Hiroshi Sugiyama was a Technician Fifth Grade in the medic detachment of the 442nd Regimental Combat Team. Because of laws and agreements put into place by the Geneva Convention, medical personnel were to be treated as non-combatants by the enemy. That is, they were not to be targeted or fired upon intentionally during combat, and they were to be given due opportunity to treat and remove wounded soldiers from the battlefield. Medical personnel were even easily recognizable by the Red Cross insignia they wore on their armbands and/or helmet for their protection. This did not make medics immune from battlefield danger, however, as some enemy troops (especially snipers) would recognize the Red Cross and specifically target medical personnel to cripple troop morale and eliminate the possibility of any life-saving medical services during combat. Despite this fact, medics would still routinely rush into the field to aid the wounded, putting themselves in grave danger in the process.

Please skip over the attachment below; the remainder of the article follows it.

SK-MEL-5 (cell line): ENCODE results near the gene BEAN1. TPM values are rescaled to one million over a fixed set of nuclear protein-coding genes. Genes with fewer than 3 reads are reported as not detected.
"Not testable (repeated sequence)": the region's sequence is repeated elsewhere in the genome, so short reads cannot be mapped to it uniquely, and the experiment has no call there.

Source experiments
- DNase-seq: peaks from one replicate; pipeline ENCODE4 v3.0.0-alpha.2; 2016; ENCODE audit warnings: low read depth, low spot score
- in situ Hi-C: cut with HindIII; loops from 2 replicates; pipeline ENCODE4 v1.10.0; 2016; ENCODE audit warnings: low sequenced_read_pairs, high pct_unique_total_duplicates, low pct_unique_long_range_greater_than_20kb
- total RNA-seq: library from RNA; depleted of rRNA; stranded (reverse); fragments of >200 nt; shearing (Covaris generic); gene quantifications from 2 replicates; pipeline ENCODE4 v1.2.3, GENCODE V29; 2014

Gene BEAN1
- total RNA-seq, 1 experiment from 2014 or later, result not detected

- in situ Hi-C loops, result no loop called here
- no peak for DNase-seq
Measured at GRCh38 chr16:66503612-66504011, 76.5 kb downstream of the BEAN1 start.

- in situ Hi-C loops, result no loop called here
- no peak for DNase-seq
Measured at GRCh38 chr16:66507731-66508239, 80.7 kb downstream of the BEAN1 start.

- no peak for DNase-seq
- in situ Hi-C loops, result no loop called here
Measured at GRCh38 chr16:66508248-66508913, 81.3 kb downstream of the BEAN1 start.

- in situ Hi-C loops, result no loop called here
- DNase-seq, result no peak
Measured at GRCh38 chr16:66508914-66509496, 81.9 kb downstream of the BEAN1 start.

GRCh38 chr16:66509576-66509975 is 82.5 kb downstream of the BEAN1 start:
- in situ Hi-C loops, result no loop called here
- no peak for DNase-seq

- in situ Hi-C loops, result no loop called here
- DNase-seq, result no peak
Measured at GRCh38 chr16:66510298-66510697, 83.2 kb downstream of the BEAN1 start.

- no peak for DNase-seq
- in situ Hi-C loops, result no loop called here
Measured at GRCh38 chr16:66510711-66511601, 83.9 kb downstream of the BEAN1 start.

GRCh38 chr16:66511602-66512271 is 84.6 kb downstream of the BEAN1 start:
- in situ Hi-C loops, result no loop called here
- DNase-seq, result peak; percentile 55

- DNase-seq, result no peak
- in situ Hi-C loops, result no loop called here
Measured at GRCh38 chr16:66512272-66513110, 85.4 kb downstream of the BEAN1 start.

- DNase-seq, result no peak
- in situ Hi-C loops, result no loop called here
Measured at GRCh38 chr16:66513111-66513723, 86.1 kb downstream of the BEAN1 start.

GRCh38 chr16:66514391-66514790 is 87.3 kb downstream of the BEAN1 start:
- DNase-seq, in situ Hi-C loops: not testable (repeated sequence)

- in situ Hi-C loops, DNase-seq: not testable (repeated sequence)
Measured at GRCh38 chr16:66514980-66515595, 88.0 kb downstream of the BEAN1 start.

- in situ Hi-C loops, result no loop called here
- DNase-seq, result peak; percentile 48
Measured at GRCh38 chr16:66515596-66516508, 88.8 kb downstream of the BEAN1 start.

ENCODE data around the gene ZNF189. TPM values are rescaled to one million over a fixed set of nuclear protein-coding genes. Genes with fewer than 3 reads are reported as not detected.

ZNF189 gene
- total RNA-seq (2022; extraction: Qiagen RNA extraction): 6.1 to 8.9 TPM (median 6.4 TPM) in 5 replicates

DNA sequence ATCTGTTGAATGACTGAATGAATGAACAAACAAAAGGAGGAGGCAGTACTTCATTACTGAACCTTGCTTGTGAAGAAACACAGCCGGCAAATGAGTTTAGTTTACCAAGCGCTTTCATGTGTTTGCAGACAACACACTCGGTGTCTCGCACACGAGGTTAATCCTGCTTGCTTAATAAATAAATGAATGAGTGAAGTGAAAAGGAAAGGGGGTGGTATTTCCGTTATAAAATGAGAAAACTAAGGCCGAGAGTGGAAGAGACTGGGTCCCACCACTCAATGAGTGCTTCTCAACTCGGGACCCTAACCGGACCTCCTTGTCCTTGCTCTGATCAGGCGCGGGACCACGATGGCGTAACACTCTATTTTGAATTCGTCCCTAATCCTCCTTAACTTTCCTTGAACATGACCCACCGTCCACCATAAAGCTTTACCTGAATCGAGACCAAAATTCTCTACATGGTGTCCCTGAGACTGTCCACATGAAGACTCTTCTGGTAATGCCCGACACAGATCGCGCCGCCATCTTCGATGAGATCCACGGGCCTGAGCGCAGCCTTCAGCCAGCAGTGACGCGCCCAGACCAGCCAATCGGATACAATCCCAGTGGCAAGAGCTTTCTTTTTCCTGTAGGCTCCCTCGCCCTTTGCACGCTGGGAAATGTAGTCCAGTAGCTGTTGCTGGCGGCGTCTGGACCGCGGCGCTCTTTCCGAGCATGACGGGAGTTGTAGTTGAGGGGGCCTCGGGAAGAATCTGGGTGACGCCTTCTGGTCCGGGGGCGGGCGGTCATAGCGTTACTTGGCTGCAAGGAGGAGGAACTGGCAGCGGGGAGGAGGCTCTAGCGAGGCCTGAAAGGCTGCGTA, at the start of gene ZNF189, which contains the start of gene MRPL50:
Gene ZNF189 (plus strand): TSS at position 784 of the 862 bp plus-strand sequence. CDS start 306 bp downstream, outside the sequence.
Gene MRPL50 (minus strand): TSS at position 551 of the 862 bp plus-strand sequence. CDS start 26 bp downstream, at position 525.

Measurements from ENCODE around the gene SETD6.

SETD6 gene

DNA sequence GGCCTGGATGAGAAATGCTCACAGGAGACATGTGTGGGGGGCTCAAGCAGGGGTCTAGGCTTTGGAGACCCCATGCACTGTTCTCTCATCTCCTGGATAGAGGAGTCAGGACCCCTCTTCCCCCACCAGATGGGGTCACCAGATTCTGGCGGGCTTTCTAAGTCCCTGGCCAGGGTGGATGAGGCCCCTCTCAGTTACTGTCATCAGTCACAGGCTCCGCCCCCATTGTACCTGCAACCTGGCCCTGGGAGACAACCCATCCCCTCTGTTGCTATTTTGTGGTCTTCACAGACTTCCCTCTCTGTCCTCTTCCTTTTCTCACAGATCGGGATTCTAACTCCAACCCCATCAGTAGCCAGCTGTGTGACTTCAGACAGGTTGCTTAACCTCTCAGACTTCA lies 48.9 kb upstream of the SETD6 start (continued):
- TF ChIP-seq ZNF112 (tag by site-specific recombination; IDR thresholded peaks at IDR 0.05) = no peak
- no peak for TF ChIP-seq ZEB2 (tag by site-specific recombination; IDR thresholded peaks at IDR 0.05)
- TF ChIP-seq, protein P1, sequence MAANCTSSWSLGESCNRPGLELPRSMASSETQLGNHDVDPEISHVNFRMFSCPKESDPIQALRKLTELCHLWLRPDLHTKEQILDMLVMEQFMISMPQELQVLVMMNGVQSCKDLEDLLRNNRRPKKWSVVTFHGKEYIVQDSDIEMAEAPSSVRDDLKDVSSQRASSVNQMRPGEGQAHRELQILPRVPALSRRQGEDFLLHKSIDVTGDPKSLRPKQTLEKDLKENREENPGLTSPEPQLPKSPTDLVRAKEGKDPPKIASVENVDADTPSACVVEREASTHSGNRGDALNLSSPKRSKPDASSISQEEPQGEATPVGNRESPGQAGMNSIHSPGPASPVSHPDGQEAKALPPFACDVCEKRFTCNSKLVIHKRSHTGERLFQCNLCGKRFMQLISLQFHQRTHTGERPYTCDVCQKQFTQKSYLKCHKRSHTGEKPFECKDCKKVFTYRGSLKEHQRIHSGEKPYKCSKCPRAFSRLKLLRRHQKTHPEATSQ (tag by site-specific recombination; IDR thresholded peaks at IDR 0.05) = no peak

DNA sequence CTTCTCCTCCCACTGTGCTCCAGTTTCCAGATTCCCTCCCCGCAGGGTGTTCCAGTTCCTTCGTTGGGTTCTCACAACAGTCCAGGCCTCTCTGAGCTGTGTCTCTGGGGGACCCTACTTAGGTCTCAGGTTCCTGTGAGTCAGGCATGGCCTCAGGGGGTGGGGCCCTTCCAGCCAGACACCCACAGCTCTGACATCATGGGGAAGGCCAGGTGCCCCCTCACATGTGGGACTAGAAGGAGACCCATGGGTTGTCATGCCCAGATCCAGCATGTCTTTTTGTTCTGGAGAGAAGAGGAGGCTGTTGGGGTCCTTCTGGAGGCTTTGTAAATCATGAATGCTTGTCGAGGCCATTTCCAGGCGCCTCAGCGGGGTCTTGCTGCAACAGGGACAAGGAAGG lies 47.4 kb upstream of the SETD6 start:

At the end of March 1945, the 442nd Regimental Combat Team was sent to Italy to break through the Gothic Line in the Apennine Mountains. As a part of this campaign, 3rd Battalion’s K Company engaged German forces in order to capture the town of Tendola. As American troops were advancing, they came under fire from German machine guns, machine pistols, and snipers. During the American withdrawal, a rifleman was hit and was unable to move. Disregarding his own safety, Hiroshi Sugiyama rushed to the side of the wounded soldier and began administering treatment. While he was tending to the soldier, an enemy sniper disregarded Sugiyama’s Red Cross emblem and fired, killing him instantly. Technician Fifth Grade Hiroshi Sugiyama died on April 22, 1945, a week before German troops in Italy would surrender. This information was included in the Bronze Star decoration that Sugiyama was awarded posthumously. One of the last lines of the commendation reads: